As we approach the 21st century, we are faced with some very difficult choices which will affect the quality of life for ourselves, our children and future residents of the City of Dallas.

One such choice facing the City of Dallas is how to deal with the problem of air pollution. To some extent, the decision has been made for us. The 1990 Federal Clean Air Act established acceptable levels of emission of volatile organic compounds and requires that all areas of the country comply with those levels by 1996. Given the current air quality in the Dallas-Fort Worth area, we are designated as a moderate “non-attainment” area under the Clean Air Act and must develop a plan for reducing the air pollutants in a very short period of time.

Unlike other major cities in which cleaning up industries is sufficient to meet the federal requirements, the vast majority of pollutants in the air in our area come from mobile sources – automobiles, airplanes, boats, trains, lawn mowers and any other equipment that is gasoline powered. Certainly, those sources produce great challenges in dealing with our problem.

Four North Texas organizations have formed the North Texas Clean Air coalition. Their goal is to develop a program that will help us come into compliance with the Clean Air Act by the 1996 deadline. One such program is the Ozone Alert Program, which offers a relatively painless opportunity for each of us to do something about air quality. When unacceptable levels of ozone are anticipated, the media will notify the public of the problem and an ozone alert symbol will appear on television and newspapers to remind citizens that precautions must be taken. Here are some simple steps which each of us can take to help reduce ozone in the atmosphere.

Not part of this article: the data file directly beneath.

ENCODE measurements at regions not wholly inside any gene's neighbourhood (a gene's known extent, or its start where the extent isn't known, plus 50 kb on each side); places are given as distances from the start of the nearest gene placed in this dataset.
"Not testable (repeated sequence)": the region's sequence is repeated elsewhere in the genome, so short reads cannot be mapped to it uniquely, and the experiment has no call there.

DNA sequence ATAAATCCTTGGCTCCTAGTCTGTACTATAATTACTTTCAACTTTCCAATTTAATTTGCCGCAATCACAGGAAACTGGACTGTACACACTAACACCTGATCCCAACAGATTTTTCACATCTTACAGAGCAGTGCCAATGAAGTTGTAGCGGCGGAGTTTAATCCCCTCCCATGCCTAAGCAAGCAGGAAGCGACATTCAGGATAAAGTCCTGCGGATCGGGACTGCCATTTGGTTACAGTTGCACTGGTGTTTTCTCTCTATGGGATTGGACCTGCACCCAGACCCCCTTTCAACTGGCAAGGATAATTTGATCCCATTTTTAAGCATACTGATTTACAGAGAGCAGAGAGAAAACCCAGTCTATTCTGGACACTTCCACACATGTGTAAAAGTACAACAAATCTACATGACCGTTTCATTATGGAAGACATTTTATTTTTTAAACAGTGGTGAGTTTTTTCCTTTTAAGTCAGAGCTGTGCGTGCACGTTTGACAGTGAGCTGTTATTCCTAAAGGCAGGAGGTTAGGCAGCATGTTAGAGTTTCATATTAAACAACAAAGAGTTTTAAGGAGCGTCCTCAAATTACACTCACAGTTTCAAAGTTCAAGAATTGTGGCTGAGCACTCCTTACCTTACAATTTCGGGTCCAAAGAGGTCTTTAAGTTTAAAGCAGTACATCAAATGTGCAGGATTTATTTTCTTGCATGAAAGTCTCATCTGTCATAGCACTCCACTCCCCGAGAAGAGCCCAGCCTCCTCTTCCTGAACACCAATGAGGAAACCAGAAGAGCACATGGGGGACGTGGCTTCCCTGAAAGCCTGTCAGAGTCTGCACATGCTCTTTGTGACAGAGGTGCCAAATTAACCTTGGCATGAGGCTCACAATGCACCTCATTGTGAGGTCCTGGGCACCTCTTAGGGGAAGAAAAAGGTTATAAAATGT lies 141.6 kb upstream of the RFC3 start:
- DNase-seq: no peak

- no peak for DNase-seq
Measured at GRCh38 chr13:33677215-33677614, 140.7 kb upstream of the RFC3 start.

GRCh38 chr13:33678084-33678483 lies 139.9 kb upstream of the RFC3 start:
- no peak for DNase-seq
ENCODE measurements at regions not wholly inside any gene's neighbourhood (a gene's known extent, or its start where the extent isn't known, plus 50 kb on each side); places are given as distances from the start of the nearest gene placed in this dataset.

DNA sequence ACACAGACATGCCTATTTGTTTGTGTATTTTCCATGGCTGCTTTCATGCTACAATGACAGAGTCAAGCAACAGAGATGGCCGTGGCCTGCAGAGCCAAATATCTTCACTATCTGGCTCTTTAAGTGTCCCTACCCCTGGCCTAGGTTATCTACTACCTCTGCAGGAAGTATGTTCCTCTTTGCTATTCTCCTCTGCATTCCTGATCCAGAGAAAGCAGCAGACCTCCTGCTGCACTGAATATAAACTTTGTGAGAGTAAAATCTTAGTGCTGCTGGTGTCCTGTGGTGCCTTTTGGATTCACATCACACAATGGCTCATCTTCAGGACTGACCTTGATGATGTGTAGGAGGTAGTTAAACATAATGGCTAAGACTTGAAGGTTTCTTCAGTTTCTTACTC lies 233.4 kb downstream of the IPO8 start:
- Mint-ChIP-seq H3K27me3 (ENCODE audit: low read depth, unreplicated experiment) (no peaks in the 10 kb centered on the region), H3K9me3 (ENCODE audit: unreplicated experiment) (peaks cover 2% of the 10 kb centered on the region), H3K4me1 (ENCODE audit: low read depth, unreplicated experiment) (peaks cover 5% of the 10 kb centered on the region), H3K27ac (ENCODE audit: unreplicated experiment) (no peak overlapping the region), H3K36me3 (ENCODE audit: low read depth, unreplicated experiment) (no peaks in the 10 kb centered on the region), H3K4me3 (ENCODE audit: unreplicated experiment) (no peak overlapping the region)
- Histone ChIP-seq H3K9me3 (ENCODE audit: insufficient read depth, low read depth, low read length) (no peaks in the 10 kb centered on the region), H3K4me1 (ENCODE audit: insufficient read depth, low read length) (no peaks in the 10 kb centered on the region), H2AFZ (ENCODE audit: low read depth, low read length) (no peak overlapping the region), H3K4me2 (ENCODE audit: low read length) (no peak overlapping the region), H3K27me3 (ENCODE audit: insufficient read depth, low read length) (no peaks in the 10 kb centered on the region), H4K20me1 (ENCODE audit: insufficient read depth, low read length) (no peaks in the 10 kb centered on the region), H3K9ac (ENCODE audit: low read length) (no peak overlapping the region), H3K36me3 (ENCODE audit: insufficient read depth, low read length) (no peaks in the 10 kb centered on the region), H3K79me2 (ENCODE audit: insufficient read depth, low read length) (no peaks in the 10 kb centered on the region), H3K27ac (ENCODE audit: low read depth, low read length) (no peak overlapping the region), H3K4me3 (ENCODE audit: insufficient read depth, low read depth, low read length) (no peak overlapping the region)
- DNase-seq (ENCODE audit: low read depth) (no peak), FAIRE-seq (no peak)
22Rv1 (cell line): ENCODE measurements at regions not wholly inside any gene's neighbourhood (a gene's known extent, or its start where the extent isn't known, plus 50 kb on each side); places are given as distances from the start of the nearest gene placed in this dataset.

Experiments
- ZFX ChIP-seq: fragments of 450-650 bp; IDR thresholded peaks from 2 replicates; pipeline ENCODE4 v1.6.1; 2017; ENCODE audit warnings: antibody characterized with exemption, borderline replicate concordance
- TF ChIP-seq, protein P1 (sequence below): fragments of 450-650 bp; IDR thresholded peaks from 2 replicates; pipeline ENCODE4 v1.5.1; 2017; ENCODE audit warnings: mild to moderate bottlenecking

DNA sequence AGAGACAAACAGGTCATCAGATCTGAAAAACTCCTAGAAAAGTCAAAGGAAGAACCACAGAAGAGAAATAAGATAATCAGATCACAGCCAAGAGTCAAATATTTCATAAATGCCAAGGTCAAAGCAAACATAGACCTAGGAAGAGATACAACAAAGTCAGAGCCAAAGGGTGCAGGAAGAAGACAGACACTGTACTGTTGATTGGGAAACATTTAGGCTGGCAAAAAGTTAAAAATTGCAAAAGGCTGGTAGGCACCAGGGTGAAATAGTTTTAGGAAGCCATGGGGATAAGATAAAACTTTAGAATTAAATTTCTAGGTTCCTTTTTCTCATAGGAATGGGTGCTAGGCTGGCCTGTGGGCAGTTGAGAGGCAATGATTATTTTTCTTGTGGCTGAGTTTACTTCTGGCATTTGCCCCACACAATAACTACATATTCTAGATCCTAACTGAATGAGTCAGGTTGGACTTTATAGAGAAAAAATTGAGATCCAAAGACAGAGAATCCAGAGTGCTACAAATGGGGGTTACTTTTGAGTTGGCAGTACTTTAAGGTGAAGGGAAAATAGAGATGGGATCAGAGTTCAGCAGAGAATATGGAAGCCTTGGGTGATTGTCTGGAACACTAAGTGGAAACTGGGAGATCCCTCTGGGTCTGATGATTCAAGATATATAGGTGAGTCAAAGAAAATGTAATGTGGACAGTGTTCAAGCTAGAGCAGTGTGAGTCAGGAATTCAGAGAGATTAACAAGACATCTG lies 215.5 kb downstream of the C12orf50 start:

• Limit driving time. Avoid excess idling. If possible, hop a ride or ride the bus. Walk or ride a bike for short trips within the neighborhood and avoid unnecessary cold starts. Most volatile organic compounds are emitted into the air in the first few minutes of engine operation.
  • Drive your newest and most fuel efficient automobile. The newer automobiles emit lower levels of the volatile organic compounds.
  • Refuel carefully. Refueling releases large amounts of pollutants into the air. Whenever possible, keep your automobile in a garage or in the shade because even when they are not being operated, gasoline vapors from automobiles are released into the air and the cooler the vehicle the lower the levels of emission.
  • On ozone alert days, be sure to limit outside chores. Do not mow lawns or use gasoline-powered equipment during the morning hours because they produce very high levels of pollutants. Operating a lawn mower for one hour produces the same amount of pollutants as driving an automobile on a 50-mile trip.

What happens if we do not make every effort to come into compliance with the Clean Air Act? The federal government carries a “big stick.” Non-attainment areas face any or all of the following sanctions – loss of federal highway dollars; a requirement that vehicles use only specially formulated and more expensive fuel; require businesses to implement carpools; and the vehicle inspection process may become more stringent and frequent. Finally, non-compliance could result in the federal government preventing new businesses from locating within our area by refusing to permit those businesses.

The Ozone Alert Program is certainly not the answer to all of our problems, but it is a giant step in the right direction.